monuments if they did. They assume that the observed pyramid slope is the product
of a simple seked slope option made without consideration for the finished building’s
overall size and proportions.

The Great Pyramid is made up of 2.3 million blocks, most of which are thought to
have been transported from nearby quarries. The Tura limestone for the casing was
quarried on the other side of the river. The pyramid’s largest granite stones, located
in the “King’s” chamber, weigh between 25 and 80 tonnes and were transported
from Aswan, more than 800 kilometers (500 mi) away.
The ancient Egyptians made rough blocks of stone by hammering grooves into
natural stone faces, inserting wooden wedges, and soaking them in water. The
wedges grew as the water was absorbed, breaking off workable chunks.

After the blocks were removed, they were transported to the pyramid by boat, either
up or down the Nile River. The Great Pyramid is thought to have been built with 5.5
million tonnes of limestone, 8,000 tonnes of granite (imported from Aswan), and
500,000 tonnes of mortar.
The Diary of Merer, written by a supervisor of the deliveries of limestone and other
building materials from Tura to Giza in the final year of Khufu’s reign, was discovered
in 2013 on rolls of papyrus.

White “casing stones”—slant-faced, flat-topped blocks of highly polished white
limestone—were used to finish the Great Pyramid. To achieve the necessary
measurements, these were neatly cut.
A ramp with two staircases and several post holes was discovered by complete chance.
All that is visible today is the underlying stepped core structure. A massive
earthquake in 1303 AD lowered many of the outer casing stones, which were
reportedly carted away in 1356 by Bahri Sultan An-Nasir Nasir-ad-Din al-Hasan for
use in nearby Cairo.
Muhammad Ali Pasha removed several more casing stones from the site in the early
nineteenth century to build the upper portion of his Alabaster Mosque in Cairo, not
far from Giza. The limestone casings are also visible as part of the structures. Later
explorers found huge piles of rubble at the base of the pyramids left over from the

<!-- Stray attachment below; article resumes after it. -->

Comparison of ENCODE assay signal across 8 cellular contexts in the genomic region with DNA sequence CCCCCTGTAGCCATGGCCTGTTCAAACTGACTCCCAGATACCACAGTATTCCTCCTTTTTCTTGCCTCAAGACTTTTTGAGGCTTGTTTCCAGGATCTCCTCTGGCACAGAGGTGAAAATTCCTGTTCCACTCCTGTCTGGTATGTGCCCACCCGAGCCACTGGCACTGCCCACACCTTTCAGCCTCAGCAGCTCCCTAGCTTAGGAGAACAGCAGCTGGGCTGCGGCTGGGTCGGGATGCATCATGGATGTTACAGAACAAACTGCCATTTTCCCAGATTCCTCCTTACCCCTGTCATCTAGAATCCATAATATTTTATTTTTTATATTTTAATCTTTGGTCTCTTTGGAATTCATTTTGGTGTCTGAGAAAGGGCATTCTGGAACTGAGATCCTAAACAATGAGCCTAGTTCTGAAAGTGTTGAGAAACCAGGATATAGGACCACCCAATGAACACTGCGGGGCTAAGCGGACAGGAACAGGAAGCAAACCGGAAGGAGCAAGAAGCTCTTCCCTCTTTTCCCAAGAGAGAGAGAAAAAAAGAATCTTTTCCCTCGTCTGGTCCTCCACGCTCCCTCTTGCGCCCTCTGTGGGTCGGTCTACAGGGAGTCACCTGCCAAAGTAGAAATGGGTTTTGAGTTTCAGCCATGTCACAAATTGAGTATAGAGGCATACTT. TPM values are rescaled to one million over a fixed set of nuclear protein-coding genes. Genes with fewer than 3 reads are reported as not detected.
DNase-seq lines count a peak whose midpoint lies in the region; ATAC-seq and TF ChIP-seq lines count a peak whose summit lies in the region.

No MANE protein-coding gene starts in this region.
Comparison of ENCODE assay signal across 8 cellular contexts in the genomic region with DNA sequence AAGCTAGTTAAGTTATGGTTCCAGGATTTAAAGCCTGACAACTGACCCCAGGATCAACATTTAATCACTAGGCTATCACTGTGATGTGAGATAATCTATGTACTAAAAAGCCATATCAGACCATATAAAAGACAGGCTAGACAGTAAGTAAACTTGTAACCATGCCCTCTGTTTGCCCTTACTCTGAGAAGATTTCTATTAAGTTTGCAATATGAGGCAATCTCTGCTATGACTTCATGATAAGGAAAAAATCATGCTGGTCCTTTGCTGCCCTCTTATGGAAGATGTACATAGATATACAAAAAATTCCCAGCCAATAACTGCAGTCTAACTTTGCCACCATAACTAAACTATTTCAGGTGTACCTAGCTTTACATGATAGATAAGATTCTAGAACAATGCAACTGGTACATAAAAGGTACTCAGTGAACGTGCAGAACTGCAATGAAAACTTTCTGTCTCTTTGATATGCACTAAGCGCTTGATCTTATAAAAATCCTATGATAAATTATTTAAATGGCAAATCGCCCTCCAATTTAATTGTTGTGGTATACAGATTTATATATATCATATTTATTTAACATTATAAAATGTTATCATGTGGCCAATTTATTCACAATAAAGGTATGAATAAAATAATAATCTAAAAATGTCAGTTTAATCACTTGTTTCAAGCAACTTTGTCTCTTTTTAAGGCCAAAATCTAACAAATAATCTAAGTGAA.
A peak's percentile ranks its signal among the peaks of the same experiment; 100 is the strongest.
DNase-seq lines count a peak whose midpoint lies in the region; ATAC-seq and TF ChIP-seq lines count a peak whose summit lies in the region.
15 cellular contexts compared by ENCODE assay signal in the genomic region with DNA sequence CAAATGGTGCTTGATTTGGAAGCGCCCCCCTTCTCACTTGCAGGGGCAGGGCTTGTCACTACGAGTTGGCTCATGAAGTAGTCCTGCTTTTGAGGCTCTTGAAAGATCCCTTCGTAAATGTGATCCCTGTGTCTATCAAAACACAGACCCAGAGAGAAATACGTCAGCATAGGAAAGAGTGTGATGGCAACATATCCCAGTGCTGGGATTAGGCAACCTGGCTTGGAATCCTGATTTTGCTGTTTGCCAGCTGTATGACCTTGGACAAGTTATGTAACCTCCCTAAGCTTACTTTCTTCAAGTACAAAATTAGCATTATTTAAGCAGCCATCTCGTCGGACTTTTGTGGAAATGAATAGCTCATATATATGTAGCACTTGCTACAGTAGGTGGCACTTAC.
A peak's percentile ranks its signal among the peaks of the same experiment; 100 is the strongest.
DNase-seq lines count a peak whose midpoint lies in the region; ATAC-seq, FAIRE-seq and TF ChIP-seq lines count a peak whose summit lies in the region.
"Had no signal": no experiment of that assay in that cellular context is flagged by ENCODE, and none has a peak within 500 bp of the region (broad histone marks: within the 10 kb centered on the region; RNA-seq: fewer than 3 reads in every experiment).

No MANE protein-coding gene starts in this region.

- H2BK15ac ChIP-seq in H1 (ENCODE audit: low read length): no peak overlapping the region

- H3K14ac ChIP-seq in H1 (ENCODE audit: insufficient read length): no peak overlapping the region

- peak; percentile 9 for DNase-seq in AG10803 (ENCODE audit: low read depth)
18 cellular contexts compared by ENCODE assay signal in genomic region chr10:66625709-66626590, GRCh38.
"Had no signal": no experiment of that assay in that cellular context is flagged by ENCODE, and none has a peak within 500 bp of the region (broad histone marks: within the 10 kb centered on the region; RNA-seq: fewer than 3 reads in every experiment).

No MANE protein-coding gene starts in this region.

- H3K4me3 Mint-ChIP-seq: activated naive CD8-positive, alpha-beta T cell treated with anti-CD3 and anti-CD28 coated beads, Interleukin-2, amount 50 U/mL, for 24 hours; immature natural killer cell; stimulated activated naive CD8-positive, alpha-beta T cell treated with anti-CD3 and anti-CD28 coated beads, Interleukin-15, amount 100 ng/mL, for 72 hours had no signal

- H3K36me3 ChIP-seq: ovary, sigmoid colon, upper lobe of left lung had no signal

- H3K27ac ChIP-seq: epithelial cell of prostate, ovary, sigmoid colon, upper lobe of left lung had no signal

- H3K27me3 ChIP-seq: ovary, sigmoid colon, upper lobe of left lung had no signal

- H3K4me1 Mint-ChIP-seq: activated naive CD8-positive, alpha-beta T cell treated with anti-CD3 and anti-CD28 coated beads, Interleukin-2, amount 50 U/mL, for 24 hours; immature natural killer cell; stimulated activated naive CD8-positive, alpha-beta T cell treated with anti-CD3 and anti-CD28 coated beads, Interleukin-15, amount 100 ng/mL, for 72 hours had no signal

casing stones’ ongoing collapse, which were cleared away during the site’s ongoing
excavations.
Several casing stones from the lowest course are still in place. They exhibit the
same level of craftsmanship and precision that has been noted for centuries. Petrie
discovered a new orientation in the heart and casing, which measured 193
centimeters by 25 centimeters.

He indicated that after the core was constructed, a redetermination of north was
made, but a mistake was made, and the casing was built with a different orientation.
“To put such stones in exact contact would be diligent work,” Petrie said of the
casing stones, “but to do so with cement in the joints seems almost impossible.” It
has been proposed that the mortar (Petrie’s “cement”) was responsible for
completing this nearly impossible task by providing a level bed that enabled the
masons to precisely place the stones.

Construction theories

The preparation of the pyramid is one of the mysteries of its construction.
Many alternate, often conflicting, theories on the construction methods of the
pyramid have been suggested. Others believed that slave labor was used, but
modern data gathered in the nearby workers’ camps associated with construction in
Giza indicate that thousands of conscript laborers were constructed instead.
Historians suggests that Ancient Egyptians used the same approach used for earlier
and later constructions, laying out portions of the plan on the field on a scale of 1-to1. He writes that “this working diagram will also help to produce the pyramid
architecture with unparalleled precision by any other means.”
A modern construction management research, in collaboration with Mark Lehner and
other Egyptologists, estimated that the total project needed an average workforce of
approximately 13,200 people and a maximum workforce of approximately 40,000.
Giza Pyramids
The authors of the study used critical path analysis methods which indicate that the
Great Pyramid could have been completed from start to finish in about 10 years.

Source: theafricanhistory